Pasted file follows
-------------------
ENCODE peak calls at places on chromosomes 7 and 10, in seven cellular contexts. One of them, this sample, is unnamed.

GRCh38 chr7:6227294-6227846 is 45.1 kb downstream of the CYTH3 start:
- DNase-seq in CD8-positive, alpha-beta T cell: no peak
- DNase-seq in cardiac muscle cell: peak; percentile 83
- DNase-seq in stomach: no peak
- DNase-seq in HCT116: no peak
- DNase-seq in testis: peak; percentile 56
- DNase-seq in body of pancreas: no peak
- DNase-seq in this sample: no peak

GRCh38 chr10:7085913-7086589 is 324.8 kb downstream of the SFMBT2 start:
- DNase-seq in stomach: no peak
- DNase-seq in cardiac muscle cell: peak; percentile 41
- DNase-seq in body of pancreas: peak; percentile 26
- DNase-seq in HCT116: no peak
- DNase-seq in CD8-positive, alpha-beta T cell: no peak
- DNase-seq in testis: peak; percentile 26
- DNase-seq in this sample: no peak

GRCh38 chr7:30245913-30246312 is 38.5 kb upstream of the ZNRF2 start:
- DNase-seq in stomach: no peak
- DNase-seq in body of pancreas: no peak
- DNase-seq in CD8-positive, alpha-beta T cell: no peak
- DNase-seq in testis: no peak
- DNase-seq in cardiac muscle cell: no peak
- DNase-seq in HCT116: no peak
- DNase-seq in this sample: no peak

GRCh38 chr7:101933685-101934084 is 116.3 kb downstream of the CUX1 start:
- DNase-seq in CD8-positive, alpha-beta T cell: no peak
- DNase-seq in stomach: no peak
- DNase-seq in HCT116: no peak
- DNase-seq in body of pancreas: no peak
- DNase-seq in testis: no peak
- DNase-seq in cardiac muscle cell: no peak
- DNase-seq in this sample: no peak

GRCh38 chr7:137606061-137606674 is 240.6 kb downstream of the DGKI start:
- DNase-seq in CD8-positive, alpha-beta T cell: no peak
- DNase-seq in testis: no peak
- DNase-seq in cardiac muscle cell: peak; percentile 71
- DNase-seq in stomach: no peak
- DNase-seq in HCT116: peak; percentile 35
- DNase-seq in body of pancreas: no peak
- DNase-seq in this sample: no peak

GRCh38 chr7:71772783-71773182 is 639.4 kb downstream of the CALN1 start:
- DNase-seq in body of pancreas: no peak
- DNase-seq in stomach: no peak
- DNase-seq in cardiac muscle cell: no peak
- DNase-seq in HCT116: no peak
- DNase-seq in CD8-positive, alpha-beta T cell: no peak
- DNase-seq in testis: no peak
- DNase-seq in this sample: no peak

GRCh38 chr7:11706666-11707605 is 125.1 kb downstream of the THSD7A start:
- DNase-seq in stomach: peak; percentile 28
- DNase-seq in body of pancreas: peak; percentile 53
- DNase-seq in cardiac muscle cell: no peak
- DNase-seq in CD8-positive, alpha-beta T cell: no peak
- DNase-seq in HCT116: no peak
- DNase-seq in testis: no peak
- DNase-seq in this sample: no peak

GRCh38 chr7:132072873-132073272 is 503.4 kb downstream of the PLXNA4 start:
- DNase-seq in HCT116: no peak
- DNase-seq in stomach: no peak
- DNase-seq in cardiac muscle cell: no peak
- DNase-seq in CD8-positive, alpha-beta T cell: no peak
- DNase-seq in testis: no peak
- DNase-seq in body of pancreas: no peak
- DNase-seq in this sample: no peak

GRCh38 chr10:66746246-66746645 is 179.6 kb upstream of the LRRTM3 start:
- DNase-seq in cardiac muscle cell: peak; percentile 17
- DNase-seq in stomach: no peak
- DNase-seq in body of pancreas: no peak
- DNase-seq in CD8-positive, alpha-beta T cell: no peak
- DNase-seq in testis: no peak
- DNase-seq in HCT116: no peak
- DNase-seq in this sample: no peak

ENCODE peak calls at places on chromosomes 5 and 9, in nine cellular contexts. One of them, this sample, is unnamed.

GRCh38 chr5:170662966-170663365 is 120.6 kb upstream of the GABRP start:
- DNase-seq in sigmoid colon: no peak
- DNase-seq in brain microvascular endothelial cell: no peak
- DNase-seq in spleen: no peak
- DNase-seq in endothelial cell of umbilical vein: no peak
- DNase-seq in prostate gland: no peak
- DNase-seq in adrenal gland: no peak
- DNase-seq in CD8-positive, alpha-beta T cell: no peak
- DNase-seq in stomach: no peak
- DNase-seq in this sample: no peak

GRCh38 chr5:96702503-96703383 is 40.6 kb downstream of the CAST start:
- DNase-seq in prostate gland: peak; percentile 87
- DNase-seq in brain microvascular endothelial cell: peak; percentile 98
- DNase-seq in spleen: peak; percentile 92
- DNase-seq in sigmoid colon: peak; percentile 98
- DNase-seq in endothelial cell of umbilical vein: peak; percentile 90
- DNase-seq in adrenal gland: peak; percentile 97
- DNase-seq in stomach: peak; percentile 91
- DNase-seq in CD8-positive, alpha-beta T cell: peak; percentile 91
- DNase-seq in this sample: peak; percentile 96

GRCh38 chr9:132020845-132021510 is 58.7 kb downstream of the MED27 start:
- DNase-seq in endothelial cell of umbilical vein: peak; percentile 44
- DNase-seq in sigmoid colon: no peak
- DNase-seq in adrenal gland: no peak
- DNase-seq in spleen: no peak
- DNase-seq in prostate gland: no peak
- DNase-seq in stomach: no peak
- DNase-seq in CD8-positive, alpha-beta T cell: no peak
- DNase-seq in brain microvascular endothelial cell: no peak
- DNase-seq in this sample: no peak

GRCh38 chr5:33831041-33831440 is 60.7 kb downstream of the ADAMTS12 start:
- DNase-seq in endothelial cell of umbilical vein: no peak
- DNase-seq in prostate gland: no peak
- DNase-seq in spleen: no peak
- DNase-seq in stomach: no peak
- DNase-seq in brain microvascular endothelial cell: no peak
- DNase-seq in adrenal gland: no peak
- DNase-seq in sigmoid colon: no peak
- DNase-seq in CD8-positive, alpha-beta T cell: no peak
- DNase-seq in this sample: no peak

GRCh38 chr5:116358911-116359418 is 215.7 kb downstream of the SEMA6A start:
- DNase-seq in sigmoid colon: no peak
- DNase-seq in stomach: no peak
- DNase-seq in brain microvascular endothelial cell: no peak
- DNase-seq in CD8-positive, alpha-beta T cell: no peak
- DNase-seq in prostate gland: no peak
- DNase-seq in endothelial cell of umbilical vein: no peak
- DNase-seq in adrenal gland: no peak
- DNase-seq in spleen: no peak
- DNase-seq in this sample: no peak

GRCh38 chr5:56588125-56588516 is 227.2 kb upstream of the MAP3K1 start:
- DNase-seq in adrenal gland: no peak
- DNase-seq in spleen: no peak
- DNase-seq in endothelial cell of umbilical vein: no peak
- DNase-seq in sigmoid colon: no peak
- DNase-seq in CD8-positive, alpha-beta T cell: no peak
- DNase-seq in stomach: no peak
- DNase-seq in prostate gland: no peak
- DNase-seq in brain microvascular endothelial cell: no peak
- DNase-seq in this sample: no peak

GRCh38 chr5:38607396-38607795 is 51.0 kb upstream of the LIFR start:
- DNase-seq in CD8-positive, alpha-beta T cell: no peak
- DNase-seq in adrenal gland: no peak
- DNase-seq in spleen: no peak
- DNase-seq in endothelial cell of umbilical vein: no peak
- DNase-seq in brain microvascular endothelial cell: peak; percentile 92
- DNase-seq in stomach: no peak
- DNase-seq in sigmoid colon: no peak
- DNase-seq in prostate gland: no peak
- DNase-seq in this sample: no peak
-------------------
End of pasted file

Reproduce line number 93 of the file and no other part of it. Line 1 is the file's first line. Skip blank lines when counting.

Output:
- DNase-seq in CD8-positive, alpha-beta T cell: peak; percentile 91